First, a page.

| • NH State Medicaid Case Judge(s):Steven McAuliffe|
*Dartmouth-Hitchcock v. NHDHHS 11-cv-358-SM
|On March 2, 2012, Chief Judge Steven McAuliffe of the United States District Court for the District of New Hampshire ruled against a state in a decision that will require the state Department of Health and Human Services to begin following federal guidelines with regard to Medicaid reimbursement rates. The federal government requires that the DHHS announce rate changes with a 15 day notice that provides a justification for changes, followed by a subsequent 30 day comment period. Ten New Hampshire hospitals filed suit, claiming that the state failed to give proper notice, failed to justify the changes and failed to provide hearings. McAuliffe sided with the hospitals and in his 31 page order, demanded that the state comply with the federal laws. |
| • Pledge of Allegiance case Judge(s):Steven McAuliffe|
*Freedom From Religion Foundation v. Hanover School Civil No. 07-cv-356-SM
|Judge McAuliffe presided over a case involving the use of the term "under god" in the Pledge of Allegiance of the United States. On October 2, 2009, McAuliffe dismissed a case from the Freedom from Religion Foundation filed on behalf of the parents of two New Hampshire school students who believe their constitutional rights were being violated. The Freedom from Religion Foundation plan to file an appeal to the First Circuit Court of Appeals. |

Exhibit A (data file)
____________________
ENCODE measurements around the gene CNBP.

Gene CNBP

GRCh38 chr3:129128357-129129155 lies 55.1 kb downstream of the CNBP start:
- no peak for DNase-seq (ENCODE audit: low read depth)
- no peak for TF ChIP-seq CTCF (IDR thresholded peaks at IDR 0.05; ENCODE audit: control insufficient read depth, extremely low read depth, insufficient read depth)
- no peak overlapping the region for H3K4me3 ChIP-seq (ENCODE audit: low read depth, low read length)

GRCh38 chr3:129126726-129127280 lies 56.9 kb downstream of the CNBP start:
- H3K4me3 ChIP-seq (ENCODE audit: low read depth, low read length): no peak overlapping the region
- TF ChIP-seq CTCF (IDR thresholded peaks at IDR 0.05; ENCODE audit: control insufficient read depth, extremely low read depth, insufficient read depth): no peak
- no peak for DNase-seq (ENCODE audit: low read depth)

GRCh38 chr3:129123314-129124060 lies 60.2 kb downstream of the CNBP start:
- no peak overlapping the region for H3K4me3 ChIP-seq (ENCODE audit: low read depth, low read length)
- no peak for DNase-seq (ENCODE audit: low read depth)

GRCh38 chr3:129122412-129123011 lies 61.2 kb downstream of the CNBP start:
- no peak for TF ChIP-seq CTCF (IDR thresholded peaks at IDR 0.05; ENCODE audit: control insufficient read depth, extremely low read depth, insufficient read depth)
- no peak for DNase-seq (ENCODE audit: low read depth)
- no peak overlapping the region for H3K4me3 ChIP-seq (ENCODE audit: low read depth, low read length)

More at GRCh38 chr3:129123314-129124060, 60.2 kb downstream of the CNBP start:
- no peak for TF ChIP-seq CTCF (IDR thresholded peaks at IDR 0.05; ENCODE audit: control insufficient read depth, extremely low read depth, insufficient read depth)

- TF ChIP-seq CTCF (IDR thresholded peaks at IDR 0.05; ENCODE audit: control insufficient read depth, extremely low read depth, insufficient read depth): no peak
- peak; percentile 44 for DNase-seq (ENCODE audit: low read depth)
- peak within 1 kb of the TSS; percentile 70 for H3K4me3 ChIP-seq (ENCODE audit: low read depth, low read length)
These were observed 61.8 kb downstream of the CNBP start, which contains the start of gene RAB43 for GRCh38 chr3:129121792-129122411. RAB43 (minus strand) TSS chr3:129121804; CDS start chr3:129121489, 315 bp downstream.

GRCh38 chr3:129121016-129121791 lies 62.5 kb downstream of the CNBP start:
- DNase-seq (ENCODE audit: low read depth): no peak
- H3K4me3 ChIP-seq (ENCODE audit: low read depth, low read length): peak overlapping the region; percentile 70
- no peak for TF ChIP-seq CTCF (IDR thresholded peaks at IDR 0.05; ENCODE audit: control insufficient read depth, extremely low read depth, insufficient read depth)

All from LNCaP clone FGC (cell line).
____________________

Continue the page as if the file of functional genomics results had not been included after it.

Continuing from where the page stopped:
| • Alleged Green Mountain Coffee accounting fraud Judge(s):William K. Sessions|
|Sessions dismissed a 2012 class action lawsuit filed by shareholders alleging that Green Mountain Coffee Inc. mislead shareholders through accounting fraud. The suit was filed after the company announced that it was being investigated by the U.S. Securities and Exchange Commission for a $9 million difference in its accounting numbers from 2006-2010. The company maintains that the difference constituted a series of small errors and not direct malpractice on their part. Sessions justified his decision, stating, "The fact that the restatement was a collection of several small mistakes, rather than a single, large error, also minimizes any fraudulent reading." The litigants have 30 days to revise and resubmit their claim with better justification.|
The Warren B. Rudman U.S. Courthouse for the New Hampshire district is located in Concord.
For new stories and other related material see New Hampshire judicial news.
- United States Court of Appeals for the First Circuit
- News: 1st Circuit upholds NH District Court gun liability ruling, July 12, 2012
- United States District Court for the District of New Hampshire Official Website
- United States Attorney for the District of New Hampshire Official Website
- United States Probation and Pretrial Services of New Hampshire Official Website
- Opinions of the District of New Hampshire
- Judges of the District of New Hampshire
- ↑ Court Clerk Information
- ↑ 2.0 2.1 FJC History of the District of New Hampshire
- ↑ Boston.com "Court says gun owner not negligent in NH shooting" 7/9/2012
- ↑ Opinion, Jones v. Secord
- ↑ Boston.com "Judge orders NH to explain Medicaid cuts" 3/3/2012
- ↑ "Boston Herald" Federal judge keeps ’under God’ in Hanover pledge, October 3, 2009
- ↑ Burlington Free Press, "Federal judge dismisses lawsuit against Green Mountain Coffee Roasters" 1/30/2012
|2.1 Active Judges|